“And God said, Behold, I have given you every herb bearing seed, which is upon the face of all the earth, and every tree, in the which is the fruit of a tree yielding seed; to you it shall be for meat. And to every beast of the earth, and to every fowl of the air, and to every thing that creepeth upon the earth, wherein there is life, I have given every green herb for meat: and it was so” (Gen. 1:29-30).
Here is the first time in the Bible that the term “give” is found. It does not express man giving to God but God giving to man and to His creation. James wrote of God “Every good gift, and every perfect gift is from above, and cometh down from the Father of lights, with whom is no variableness, neither shadow of turning” (James 1:17). Consider three gifts involved in the fact that God gives.
- God Gives Resources for Life. Paul stated of God to the idolatrous philosophers of Athens, “Neither is worshiped with men’s hands, as though he needed any thing, seeing he giveth to all life, and breath, and all things;” (Acts 17:25). Solomon wrote, “Behold that which I have seen: it is good and comely for one to eat and to drink, and to enjoy the good of all his labor that he taketh under the sun all the days of his life, which God giveth him: for it is his portion. Every man also to whom God hath given riches and wealth, and hath given him power to eat thereof, and to take his portion, and to rejoice in his labor; this is the gift of God” (Eccl. 5:18-19). Jesus impressed upon his hearers the importance of knowing God as the abundant supplier. “If ye then, being evil, know how to give good gifts unto your children, how much more shall your Father which is in heaven give good things to them that ask him?” (Matt. 7:11).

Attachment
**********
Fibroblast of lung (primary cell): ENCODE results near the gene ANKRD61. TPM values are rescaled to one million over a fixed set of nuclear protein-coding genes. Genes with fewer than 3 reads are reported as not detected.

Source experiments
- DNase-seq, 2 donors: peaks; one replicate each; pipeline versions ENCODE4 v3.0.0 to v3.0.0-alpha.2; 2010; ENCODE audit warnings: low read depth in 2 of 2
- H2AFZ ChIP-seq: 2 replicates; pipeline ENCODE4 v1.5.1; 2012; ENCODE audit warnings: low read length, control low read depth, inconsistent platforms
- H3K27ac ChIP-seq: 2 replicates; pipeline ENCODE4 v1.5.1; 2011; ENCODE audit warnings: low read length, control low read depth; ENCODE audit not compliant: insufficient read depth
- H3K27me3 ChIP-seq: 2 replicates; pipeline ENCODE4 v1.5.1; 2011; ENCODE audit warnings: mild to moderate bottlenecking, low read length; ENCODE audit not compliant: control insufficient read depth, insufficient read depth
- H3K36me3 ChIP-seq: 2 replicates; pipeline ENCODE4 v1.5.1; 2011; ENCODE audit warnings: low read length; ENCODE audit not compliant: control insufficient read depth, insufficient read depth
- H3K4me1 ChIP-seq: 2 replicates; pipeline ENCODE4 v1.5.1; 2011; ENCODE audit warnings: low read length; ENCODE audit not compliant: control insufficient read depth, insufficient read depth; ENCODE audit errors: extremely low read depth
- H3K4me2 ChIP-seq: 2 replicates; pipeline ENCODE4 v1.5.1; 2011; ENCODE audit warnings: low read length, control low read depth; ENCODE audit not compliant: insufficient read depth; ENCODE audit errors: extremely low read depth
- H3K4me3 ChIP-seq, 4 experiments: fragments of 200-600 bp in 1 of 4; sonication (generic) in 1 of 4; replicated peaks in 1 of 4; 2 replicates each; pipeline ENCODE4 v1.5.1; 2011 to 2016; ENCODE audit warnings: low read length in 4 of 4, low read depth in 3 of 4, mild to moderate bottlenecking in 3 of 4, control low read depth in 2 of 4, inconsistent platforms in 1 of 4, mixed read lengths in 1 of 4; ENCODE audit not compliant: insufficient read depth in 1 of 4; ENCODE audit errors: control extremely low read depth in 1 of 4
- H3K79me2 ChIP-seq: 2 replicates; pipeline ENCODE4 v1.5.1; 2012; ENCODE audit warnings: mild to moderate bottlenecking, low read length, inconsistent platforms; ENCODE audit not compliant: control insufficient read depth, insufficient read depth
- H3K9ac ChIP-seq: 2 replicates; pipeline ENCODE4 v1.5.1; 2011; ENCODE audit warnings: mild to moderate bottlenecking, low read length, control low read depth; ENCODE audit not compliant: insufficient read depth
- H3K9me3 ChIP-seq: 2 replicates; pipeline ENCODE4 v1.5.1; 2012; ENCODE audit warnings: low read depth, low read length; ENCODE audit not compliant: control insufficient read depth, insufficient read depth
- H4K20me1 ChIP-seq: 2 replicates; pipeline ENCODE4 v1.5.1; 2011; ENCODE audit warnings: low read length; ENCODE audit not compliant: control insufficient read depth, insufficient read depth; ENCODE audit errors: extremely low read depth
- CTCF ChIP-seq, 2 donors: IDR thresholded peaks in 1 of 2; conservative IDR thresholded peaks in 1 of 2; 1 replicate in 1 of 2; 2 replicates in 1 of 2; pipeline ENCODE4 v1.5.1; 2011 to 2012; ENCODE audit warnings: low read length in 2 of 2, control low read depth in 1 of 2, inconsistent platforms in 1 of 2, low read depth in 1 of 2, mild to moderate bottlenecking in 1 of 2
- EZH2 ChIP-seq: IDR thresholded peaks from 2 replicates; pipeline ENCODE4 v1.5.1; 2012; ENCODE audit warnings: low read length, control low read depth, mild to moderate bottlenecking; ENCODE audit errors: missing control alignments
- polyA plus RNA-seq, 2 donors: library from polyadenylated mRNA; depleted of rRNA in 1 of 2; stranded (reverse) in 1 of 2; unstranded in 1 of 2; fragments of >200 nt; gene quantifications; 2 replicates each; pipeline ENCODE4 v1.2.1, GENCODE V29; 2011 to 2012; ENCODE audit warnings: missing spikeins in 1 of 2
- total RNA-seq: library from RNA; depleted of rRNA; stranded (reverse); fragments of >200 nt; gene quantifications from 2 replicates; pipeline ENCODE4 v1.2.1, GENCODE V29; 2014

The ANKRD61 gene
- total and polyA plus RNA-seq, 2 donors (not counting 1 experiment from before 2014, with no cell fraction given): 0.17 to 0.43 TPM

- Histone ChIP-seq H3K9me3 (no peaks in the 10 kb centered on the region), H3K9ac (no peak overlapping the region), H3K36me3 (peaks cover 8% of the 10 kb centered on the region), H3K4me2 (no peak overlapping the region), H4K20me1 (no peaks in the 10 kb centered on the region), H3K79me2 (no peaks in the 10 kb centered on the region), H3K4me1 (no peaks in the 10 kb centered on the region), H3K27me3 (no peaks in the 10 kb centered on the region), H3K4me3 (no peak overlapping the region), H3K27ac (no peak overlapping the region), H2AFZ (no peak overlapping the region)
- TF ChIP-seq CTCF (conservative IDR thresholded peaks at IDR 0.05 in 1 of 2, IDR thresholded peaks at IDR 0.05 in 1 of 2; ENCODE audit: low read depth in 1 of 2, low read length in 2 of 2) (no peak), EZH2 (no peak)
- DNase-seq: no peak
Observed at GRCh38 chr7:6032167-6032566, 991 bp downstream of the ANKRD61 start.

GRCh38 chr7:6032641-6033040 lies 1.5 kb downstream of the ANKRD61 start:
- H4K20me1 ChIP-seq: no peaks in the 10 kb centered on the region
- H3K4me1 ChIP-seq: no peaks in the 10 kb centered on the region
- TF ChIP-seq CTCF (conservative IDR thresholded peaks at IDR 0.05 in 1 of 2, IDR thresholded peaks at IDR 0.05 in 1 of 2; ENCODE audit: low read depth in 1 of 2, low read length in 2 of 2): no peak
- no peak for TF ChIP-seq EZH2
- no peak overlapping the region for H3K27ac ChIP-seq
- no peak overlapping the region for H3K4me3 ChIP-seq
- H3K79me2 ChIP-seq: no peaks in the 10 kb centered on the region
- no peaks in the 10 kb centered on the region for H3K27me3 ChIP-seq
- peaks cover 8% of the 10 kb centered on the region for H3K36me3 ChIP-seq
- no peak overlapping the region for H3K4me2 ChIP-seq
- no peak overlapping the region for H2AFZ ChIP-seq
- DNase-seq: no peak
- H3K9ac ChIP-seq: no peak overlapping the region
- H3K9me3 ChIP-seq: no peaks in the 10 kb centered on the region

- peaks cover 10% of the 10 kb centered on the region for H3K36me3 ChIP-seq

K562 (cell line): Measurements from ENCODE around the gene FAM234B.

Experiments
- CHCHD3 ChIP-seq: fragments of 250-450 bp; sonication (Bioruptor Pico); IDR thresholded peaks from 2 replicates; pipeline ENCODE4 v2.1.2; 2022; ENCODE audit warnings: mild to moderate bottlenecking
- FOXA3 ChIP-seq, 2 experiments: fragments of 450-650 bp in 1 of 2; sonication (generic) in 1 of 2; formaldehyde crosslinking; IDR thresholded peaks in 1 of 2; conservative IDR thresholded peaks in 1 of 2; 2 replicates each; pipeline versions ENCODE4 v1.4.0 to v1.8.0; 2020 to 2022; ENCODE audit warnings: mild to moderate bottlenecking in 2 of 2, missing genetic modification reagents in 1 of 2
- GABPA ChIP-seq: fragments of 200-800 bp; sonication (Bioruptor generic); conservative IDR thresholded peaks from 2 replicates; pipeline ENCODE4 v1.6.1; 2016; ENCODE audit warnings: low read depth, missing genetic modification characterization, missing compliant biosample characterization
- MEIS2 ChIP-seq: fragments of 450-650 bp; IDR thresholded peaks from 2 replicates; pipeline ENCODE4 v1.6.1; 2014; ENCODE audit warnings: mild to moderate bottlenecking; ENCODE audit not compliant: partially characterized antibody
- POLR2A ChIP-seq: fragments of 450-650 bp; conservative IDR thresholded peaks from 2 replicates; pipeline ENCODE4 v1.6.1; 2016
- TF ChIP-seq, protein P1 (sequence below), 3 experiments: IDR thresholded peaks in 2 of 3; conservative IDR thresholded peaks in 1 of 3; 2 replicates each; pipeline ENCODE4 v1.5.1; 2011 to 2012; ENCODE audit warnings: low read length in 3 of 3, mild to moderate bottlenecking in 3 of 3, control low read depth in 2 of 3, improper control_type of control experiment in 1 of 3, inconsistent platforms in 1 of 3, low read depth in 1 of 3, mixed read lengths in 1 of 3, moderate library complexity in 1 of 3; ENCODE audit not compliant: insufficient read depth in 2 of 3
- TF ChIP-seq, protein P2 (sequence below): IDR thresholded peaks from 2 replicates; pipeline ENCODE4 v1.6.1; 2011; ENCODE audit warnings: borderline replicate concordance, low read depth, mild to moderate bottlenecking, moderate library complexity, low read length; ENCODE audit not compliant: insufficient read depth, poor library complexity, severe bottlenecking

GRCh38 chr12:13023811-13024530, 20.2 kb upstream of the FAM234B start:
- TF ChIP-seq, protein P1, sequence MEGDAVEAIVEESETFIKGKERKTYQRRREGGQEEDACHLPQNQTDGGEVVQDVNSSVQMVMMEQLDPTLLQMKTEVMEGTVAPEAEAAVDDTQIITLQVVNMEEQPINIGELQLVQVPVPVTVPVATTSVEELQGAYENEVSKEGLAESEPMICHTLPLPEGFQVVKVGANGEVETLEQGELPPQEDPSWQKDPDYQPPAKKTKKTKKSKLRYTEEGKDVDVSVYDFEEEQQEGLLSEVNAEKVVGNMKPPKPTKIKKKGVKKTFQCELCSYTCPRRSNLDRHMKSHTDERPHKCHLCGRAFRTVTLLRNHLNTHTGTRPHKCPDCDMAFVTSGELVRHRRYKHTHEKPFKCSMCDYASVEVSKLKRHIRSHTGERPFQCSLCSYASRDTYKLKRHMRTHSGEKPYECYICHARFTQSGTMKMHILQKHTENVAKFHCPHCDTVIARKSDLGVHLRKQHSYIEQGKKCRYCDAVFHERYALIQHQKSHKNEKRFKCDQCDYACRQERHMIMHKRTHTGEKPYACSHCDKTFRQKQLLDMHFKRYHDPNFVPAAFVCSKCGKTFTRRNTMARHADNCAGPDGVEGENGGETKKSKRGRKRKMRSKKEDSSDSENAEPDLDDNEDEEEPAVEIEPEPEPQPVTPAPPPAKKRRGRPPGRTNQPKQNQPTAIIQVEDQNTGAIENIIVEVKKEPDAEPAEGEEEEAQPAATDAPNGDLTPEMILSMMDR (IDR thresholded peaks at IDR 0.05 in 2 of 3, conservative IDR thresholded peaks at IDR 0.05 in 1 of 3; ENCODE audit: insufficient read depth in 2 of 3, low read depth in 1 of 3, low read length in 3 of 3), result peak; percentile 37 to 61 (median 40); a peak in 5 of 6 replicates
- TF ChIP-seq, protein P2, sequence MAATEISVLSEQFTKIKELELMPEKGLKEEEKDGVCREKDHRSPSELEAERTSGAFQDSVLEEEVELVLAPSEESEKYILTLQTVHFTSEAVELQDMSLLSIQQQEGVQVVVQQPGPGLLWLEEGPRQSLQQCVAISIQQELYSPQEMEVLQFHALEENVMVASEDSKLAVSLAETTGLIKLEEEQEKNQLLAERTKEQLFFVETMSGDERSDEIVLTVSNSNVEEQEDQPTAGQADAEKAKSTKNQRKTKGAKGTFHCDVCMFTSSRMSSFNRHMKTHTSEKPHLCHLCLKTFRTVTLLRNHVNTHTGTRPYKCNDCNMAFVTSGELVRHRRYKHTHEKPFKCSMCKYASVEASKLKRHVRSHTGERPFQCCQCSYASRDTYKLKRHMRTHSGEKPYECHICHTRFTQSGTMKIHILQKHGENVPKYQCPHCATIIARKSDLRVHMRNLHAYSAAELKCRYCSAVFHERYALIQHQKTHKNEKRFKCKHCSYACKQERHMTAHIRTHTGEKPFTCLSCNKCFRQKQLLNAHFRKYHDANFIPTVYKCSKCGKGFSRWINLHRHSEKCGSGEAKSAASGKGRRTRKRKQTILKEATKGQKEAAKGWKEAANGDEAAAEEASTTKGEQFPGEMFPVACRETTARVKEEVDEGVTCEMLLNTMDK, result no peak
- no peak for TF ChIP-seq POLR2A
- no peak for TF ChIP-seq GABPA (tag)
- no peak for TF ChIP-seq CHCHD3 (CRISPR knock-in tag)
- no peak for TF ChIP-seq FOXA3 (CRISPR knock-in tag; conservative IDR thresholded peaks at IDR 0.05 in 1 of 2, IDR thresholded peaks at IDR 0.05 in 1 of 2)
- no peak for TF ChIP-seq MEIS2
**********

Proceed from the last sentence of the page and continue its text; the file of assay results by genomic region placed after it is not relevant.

- God Gives Revelation to Guide Life. God knows that man wanders if left without revelation (cf. Amos 8:11-12). Man cannot direct his own steps by his own wisdom (cf. Jer. 10:23). The Bible is, therefore, one of the greatest gifts of God to mankind. Paul stated of divine revelation through inspired men, “But we have this treasure in earthen vessels, that the excellency of the power may be of God, and not of us” (2 Cor. 4:7). James wrote, “If any of you lack wisdom, let him ask of God, that giveth to all men liberally, and upbraideth not; and it shall be given him” (James 1:5). Solomon wrote, “For the Lord giveth wisdom: out of his mouth cometh knowledge and understanding” (Prov. 2:6).
- God Gives Redemption and the Resurrection for Eternal Life. “For God so loved the world, that he gave his only begotten Son, that whosoever believeth in him should not perish, but have everlasting life” (John 3:16). Paul wrote, “The sting of death is sin; and the strength of sin is the law. But thanks be to God, which giveth us the victory through our Lord Jesus Christ” (1 Cor. 15:56-57). The abundance of physical things pales in insignificance if in this life only we have hope (cf. 1 Cor. 15:19). Man’s salvation is tied to the grace of God (cf. Eph. 2:1-9). If God had not given, man would be hopelessly lost. Seeing that God has given that man might be delivered from both sin and the cemetery, then he should labor abundantly knowing that such is not in vain (cf. 1 Cor. 15:10; 58).
Our morning lesson from Jim Clark was Qualities of an Evangelistic, Benevolent, and Edifying Congregation from Acts 2-9. 161204-SA-JimClark
Our guest speaker at our evening service was Jerry Hogg of the South Africa Bible College. He delivered a fine lesson and spoke on the mission work there.